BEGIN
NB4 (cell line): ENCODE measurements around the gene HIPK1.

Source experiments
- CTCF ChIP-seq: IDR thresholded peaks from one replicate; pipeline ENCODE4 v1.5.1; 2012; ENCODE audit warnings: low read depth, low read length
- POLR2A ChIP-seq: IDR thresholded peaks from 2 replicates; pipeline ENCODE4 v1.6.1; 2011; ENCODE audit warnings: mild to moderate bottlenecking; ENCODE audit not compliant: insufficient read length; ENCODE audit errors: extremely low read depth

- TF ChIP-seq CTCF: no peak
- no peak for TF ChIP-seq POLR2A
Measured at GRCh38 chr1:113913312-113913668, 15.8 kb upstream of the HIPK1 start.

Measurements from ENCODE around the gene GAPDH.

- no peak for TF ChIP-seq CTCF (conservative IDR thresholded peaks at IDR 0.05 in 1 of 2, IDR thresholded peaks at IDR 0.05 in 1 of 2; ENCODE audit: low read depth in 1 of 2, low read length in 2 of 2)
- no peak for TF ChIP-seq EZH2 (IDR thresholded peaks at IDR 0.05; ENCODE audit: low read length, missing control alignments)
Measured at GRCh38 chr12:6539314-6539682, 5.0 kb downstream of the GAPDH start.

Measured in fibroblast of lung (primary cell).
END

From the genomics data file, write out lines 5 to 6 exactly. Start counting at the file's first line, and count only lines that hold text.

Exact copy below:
- TF ChIP-seq CTCF: no peak
- no peak for TF ChIP-seq POLR2A